Even the practitioner of terror loses his shit sometimes.
Stephen King, 69, is the noted king of horror who’s single-handedly responsible for our most fucked up nightmares, isn’t as fearless as most would believe. In a recent interview with Variety (August 8), King shared on everything from the upcoming 10-part series adaptation of his 2014 novel Mr. Mercedes on DirecTV’s Audience Network to what he considers his deepest fears.
“Air travel is a big [fear] with me because I feel like I’m not in control. I’m close to 70 now, so I’m worried about basically having the cheese slide off my cracker — Alzheimer’s, dementia, stuff like that,” the writer starts. “I don’t like bugs, I don’t like bats, I don’t like things that creep and crawl. With the exception of snakes, somehow they don’t really turn my dials. But I’m also afraid of people like Brady Hartsfield, they’re out there. And it crosses my mind every time I do a public event. You think about somebody like Mark David Chapman, and you think maybe somebody’s got a knife out for you. But that’s part of life.”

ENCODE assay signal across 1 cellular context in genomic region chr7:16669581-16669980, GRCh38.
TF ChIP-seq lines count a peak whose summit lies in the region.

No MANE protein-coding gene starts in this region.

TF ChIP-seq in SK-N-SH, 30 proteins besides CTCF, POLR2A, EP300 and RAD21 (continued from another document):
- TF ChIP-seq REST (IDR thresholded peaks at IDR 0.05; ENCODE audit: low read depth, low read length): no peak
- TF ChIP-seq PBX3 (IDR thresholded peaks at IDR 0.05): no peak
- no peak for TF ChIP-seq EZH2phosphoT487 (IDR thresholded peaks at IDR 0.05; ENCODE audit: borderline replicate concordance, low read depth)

Mr. Mercedes, which premiered Wednesday (August 9), follows a detective who becomes tormented by an unsolved case involving a man who has just killed eight crowdgoers with his Mercedes vehicle. Unbeknownst to the detective—who begins to receive anonymous clues from a “Mr. Mercedes” concerning the atrocity—the murder is the local ice cream truck driver. (Twisted, amiright?)
When asked to give comment on the adaptation so far, King replied, “It isn’t a one-to-one translation, it’s pretty close, but everything that they did really added to it. There’s a part in the book when they discover who the Mercedes Killer is and Beaty goes to a motel room to shave his head. When you see it, I think its episode 8 or 9, what they thought of in place of the motel room is absolutely genius.”
King has authored more than 250 works—including 200+ short stories, 56 novels, as well as works under the alias Richard Bachman—many of which have been optioned for film. Among some of his most notorious reworks have been Carrie (based on King’s 1976 debut novel); IT (a 1990 mini-series starring Tim Curry, scheduled for film rebirth come September 5); The Shining (a 1980 film led by Jack Nicholson); and The Mist (first transformed on the big screen in 2007, and is currently a series on Spike).
Last week (August 4) marked the theatrical release of The Dark Tower, inspired by King’s 1991 fiction franchise, and features actors Idris Elba and Matthew McConaughey in leading roles. The film is one of King’s works to be adapted for the silver screen this year.
The author’s wicked Pennywise will also make its vengeance in the feature film, IT, which releases September 5, 27 years after the television original debuted in 1991, which also pays homage to the urban legend in King’s book that mentions It’s reappearance every 27 years.